happiness

A History in Photos 5 (FGK 162)

There is a real mixture of photos today: cows, ancestors, horses, home, and mom during the hospital years when she was so sick from polio.

Marshall Copithorne’s Feedlot
Sam Copithorne and Jack Copithorne. Photo copyright H. Pollard Photography, Calgary. If this was a more modern photo that would be a phone in his hand haha.
At the far calf: Albert and possibly Ferad. Branding: Marshall Copithorne. At head of close calf: Jack Buckley. At hind legs: Clarence Buckley. Photo copyright H. Pollard, Calgary.
Left to Right: Len Kumlin, Clarence Copithorne, Billy Nash, Joe Chee, Percy Copithorne, ? Kumlin/Lazy J employee, Marshall Copithorne, Jim Copithorne. Photo copyright H. Pollard, Calgary
Mom enjoying some outside time in a hospital bed (presumably on a stay at home from the hospital after polio) outside of Grandma’s house. This photo is pretty powerful for me. There aren’t many photos of mom during this time, this may be the only one I’ve ever seen of her.
Unknown woman and baby
Home sweet home
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happiness

Into the fury of the fire 

Today we gathered together as a family and as a community and said farewell to my Uncle Harvey. He was my mom’s cousin, but in this large, close knit, extended family he was still uncle to me.

 I spent hours, days, seasons, riding in the fields on his ranch as a smaller child. It was one of the places where I learned the life lessons of courage and strength that have sustained me so well these past few years as I have been rebuilding a more peaceful and happier soul. My courage and strength were both tested every single time I got on a horse at their place and was pushed to the limit of my fears. I will be forever grateful for the lessons I learned from them.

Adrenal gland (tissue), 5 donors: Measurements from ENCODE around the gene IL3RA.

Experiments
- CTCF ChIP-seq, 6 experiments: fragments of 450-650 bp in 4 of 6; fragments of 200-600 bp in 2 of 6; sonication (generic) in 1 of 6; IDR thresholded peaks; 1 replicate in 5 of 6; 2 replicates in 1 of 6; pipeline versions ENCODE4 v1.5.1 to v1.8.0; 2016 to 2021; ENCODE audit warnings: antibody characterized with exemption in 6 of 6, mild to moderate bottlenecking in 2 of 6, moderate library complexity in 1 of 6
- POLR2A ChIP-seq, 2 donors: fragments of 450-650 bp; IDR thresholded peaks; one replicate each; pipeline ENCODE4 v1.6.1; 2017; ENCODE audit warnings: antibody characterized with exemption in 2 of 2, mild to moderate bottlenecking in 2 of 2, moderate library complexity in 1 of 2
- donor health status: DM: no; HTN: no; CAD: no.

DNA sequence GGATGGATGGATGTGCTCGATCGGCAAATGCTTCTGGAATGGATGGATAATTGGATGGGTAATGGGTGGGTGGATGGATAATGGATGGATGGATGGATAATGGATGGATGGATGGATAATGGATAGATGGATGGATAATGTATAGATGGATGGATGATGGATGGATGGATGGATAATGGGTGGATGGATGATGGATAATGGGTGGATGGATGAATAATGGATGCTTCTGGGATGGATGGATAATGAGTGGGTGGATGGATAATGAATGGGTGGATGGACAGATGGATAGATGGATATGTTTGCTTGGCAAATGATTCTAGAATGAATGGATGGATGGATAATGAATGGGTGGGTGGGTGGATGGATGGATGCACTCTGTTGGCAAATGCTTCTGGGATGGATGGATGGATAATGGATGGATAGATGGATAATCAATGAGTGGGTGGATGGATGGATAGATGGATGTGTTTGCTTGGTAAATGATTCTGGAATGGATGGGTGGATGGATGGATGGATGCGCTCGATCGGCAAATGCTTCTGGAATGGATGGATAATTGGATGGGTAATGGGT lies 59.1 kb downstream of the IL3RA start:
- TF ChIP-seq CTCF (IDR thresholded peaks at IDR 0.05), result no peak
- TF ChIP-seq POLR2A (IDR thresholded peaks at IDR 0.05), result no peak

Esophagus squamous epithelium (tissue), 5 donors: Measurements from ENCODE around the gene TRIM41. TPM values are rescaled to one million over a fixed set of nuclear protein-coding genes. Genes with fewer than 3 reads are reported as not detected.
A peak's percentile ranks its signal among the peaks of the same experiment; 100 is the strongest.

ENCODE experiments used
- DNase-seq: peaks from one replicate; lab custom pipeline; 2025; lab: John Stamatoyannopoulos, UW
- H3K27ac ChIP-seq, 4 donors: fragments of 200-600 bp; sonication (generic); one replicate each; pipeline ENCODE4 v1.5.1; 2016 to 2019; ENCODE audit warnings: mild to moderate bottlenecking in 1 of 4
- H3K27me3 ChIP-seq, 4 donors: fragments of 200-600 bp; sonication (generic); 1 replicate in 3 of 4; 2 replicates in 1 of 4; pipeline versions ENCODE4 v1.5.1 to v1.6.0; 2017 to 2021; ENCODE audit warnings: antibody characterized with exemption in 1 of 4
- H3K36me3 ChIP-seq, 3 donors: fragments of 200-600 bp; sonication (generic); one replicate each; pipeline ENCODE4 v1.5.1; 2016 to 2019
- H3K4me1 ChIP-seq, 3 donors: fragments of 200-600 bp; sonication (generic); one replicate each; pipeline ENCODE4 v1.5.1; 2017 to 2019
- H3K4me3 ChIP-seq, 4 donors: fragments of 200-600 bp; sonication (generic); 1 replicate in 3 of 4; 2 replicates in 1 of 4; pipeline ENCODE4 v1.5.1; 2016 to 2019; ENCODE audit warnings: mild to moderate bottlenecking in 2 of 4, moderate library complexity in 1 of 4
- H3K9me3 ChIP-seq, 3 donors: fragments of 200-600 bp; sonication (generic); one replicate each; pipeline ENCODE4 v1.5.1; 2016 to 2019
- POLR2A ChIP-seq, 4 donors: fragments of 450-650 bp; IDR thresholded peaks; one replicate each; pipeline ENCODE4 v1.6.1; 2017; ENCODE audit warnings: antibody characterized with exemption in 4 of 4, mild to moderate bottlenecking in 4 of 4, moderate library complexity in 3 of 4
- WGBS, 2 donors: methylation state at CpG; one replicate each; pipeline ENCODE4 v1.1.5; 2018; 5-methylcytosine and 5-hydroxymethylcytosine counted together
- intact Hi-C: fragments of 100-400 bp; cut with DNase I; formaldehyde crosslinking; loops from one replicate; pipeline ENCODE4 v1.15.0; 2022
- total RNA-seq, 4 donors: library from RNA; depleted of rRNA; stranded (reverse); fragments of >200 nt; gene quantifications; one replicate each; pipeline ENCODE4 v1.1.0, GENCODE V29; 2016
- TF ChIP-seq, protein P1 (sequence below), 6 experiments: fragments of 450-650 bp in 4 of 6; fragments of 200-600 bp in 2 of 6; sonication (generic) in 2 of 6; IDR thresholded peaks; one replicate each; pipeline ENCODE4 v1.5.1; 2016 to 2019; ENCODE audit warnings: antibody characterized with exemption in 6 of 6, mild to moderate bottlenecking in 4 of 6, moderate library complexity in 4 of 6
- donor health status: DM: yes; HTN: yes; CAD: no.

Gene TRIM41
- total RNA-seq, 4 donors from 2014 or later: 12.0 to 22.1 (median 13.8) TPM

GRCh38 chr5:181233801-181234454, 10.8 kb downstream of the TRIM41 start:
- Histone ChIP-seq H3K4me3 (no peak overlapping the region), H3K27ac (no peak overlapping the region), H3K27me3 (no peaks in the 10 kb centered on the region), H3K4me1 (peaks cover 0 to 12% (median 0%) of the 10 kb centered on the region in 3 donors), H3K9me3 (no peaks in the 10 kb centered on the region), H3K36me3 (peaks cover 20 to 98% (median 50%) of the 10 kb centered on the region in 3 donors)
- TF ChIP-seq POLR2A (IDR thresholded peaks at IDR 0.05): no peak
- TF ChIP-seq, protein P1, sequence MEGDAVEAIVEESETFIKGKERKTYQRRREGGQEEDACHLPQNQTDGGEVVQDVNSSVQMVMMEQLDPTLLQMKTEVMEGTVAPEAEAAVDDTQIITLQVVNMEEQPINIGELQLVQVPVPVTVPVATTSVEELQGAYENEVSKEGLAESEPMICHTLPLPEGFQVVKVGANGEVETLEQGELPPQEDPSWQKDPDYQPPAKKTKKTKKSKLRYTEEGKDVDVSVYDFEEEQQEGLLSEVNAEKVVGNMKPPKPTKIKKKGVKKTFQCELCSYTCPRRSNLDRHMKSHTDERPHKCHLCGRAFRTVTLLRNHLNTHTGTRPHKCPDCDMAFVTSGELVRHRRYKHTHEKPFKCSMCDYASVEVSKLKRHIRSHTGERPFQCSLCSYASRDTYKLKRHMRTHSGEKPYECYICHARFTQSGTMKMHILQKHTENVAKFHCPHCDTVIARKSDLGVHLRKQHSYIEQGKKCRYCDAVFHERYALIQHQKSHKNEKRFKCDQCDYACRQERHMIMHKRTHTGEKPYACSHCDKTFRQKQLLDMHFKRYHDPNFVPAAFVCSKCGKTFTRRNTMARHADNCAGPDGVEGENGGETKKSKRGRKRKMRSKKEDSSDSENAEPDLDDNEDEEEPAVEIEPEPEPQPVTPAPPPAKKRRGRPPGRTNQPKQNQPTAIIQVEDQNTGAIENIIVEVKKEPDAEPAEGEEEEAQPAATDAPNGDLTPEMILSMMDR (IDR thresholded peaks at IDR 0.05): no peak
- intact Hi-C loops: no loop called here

His sons were talking today at his funeral about uncle Harvey’s own courage and strength and how he taught those around him to be the same by example rather than words. Anyone can say the words to describe the person they want to be, it takes a brave soul to actually live by those words. 

Almost 50 years ago there was a prairie fire in the community and everyone had rushed out to help put it out. Uncle Harvey had been away so when he returned home he knew people were working hard to stop the fire. Instead of joining them, he ran to the barn and saddled up his horse. He grabbed his wire cutters and headed flat out into the fury of the fire. He opened gates and cut wires in fences to let the livestock escape the oncoming fire. 

They spoke of the kind of man who was both brave and kind enough to run full on into a fire to save the animals. That takes a special kind of individual and one that I am so grateful played such a big role in teaching me about courage and bravery. 

My happiness moment ironically came in the middle of the funeral. I was thinking of the gifts that he gave me as a child and how they are gifts I have opened over and over again in my life. There have been so many different people who God has put in my path who have handed me the gifts I needed to carry myself into the next place I wanted to get to. All the emotional craziness of this week has also been a gift. Somehow in the middle of all of it I have settled into a place of spiritual peace that has been missing for quite sometime – and even though I have no idea how it happened, I’m so grateful for that. 

Uncle Harvey’s work clothes. 

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